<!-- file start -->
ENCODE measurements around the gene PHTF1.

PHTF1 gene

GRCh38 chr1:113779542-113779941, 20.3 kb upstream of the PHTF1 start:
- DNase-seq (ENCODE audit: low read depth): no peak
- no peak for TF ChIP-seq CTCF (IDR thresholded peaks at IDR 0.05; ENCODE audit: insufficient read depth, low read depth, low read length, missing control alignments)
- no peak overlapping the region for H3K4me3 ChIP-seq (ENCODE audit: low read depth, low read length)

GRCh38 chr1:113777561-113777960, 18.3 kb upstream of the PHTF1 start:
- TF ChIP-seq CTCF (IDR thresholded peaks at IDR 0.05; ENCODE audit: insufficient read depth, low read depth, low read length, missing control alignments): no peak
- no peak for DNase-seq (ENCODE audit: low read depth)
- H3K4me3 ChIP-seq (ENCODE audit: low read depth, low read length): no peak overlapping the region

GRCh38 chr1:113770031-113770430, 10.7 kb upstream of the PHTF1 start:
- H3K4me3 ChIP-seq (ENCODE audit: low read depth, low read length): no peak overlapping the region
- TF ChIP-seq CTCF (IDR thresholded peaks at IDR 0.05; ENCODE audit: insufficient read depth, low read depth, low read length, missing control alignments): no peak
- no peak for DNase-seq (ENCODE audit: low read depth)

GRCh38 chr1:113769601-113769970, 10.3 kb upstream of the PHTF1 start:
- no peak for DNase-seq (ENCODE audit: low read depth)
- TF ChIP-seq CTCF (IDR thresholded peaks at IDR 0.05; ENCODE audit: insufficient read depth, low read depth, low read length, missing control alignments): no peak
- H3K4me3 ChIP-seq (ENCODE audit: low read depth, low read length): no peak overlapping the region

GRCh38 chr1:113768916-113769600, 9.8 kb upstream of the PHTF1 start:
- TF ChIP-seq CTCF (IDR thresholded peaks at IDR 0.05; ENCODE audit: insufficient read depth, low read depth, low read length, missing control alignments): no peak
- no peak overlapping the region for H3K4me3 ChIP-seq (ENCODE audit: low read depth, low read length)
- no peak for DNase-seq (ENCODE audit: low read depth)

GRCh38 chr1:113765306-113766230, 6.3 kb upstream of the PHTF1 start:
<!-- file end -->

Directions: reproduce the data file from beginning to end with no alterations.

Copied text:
ENCODE measurements around the gene PHTF1.

PHTF1 gene

GRCh38 chr1:113779542-113779941, 20.3 kb upstream of the PHTF1 start:
- DNase-seq (ENCODE audit: low read depth): no peak
- no peak for TF ChIP-seq CTCF (IDR thresholded peaks at IDR 0.05; ENCODE audit: insufficient read depth, low read depth, low read length, missing control alignments)
- no peak overlapping the region for H3K4me3 ChIP-seq (ENCODE audit: low read depth, low read length)

GRCh38 chr1:113777561-113777960, 18.3 kb upstream of the PHTF1 start:
- TF ChIP-seq CTCF (IDR thresholded peaks at IDR 0.05; ENCODE audit: insufficient read depth, low read depth, low read length, missing control alignments): no peak
- no peak for DNase-seq (ENCODE audit: low read depth)
- H3K4me3 ChIP-seq (ENCODE audit: low read depth, low read length): no peak overlapping the region

GRCh38 chr1:113770031-113770430, 10.7 kb upstream of the PHTF1 start:
- H3K4me3 ChIP-seq (ENCODE audit: low read depth, low read length): no peak overlapping the region
- TF ChIP-seq CTCF (IDR thresholded peaks at IDR 0.05; ENCODE audit: insufficient read depth, low read depth, low read length, missing control alignments): no peak
- no peak for DNase-seq (ENCODE audit: low read depth)

GRCh38 chr1:113769601-113769970, 10.3 kb upstream of the PHTF1 start:
- no peak for DNase-seq (ENCODE audit: low read depth)
- TF ChIP-seq CTCF (IDR thresholded peaks at IDR 0.05; ENCODE audit: insufficient read depth, low read depth, low read length, missing control alignments): no peak
- H3K4me3 ChIP-seq (ENCODE audit: low read depth, low read length): no peak overlapping the region

GRCh38 chr1:113768916-113769600, 9.8 kb upstream of the PHTF1 start:
- TF ChIP-seq CTCF (IDR thresholded peaks at IDR 0.05; ENCODE audit: insufficient read depth, low read depth, low read length, missing control alignments): no peak
- no peak overlapping the region for H3K4me3 ChIP-seq (ENCODE audit: low read depth, low read length)
- no peak for DNase-seq (ENCODE audit: low read depth)

GRCh38 chr1:113765306-113766230, 6.3 kb upstream of the PHTF1 start: